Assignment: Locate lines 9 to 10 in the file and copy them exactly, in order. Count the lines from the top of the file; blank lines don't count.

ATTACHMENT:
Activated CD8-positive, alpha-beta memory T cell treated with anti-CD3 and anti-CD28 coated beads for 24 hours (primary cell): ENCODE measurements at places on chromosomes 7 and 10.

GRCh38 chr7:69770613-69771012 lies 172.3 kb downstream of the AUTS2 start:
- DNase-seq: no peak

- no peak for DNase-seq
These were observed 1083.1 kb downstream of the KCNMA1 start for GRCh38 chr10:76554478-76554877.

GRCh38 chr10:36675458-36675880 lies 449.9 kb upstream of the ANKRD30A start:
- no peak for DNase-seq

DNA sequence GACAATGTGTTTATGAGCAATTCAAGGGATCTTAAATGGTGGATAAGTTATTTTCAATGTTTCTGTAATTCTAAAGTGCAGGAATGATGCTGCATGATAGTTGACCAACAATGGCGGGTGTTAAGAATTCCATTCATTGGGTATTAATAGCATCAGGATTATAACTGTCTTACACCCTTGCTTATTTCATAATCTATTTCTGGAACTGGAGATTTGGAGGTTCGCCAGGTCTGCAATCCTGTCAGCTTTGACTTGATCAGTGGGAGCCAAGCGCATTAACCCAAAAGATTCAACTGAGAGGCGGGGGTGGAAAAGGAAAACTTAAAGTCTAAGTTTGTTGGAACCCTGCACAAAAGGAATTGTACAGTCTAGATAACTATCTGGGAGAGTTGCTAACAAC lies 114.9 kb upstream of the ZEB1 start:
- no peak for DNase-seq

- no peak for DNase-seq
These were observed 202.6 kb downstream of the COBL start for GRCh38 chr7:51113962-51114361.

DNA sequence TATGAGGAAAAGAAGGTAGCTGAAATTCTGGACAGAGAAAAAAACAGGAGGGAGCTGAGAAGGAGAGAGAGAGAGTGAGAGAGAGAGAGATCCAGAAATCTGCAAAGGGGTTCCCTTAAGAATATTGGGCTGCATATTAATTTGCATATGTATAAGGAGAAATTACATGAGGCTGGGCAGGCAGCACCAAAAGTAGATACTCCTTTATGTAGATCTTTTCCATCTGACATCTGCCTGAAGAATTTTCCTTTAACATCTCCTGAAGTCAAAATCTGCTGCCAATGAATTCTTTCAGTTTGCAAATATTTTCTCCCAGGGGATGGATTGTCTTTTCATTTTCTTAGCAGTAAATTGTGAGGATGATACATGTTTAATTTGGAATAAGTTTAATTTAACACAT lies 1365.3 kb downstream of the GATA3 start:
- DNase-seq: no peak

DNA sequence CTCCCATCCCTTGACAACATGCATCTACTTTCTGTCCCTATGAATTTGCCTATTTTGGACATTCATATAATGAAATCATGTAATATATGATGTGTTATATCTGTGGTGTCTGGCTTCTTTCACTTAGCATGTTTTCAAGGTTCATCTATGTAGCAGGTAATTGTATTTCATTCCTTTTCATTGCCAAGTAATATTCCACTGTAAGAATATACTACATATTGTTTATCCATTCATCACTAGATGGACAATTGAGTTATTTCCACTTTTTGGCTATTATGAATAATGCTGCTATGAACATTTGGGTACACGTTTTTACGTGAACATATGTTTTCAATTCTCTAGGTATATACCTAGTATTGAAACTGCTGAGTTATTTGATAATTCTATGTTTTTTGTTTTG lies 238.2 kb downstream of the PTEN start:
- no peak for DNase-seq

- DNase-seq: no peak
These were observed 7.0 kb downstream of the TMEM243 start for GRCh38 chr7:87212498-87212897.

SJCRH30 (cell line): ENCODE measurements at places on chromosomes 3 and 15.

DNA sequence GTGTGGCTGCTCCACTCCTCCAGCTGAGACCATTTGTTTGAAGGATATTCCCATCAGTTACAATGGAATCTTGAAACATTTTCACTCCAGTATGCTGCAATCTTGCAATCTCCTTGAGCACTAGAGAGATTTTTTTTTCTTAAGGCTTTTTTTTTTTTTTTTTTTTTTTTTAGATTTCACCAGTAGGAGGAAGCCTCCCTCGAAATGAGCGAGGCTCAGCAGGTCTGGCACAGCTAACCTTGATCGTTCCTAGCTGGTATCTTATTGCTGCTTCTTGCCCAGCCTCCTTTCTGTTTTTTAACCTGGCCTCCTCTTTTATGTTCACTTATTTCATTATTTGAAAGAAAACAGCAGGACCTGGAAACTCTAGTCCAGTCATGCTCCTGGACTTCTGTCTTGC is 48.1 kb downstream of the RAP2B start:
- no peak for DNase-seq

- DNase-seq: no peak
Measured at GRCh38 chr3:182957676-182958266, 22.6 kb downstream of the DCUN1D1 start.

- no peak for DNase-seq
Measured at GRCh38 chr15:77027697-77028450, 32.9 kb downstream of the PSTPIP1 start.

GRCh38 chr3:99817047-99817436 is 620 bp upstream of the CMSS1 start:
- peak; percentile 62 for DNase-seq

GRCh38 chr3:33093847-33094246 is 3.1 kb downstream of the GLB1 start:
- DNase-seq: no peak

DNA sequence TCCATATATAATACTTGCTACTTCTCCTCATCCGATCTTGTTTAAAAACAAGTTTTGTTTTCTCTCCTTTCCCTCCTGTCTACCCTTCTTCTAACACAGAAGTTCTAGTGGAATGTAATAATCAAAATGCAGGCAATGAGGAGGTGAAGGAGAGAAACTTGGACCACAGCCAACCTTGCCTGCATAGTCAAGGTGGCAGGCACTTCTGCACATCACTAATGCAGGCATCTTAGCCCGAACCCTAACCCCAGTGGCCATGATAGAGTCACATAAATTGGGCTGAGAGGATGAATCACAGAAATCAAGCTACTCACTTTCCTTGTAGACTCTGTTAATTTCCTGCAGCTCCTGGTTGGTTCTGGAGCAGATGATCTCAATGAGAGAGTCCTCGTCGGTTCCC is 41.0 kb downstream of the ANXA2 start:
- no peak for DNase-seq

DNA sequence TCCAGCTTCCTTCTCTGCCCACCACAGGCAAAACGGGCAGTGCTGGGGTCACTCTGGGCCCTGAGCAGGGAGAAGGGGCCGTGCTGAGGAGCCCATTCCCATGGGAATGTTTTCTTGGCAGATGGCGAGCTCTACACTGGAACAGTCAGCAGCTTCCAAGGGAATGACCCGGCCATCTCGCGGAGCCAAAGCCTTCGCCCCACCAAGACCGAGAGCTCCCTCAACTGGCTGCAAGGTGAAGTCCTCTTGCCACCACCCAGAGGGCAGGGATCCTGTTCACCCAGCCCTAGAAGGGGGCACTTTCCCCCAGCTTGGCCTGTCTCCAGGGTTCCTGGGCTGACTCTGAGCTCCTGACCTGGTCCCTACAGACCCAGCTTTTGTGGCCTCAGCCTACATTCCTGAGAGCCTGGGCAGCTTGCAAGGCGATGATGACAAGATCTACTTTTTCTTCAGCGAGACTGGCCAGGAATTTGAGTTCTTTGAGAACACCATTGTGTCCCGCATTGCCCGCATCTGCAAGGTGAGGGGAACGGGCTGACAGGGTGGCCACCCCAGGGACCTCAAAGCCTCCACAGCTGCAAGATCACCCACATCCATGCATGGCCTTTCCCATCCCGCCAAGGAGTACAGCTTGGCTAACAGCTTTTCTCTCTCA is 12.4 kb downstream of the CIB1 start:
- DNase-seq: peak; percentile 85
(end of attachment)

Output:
- no peak for DNase-seq

- no peak for DNase-seq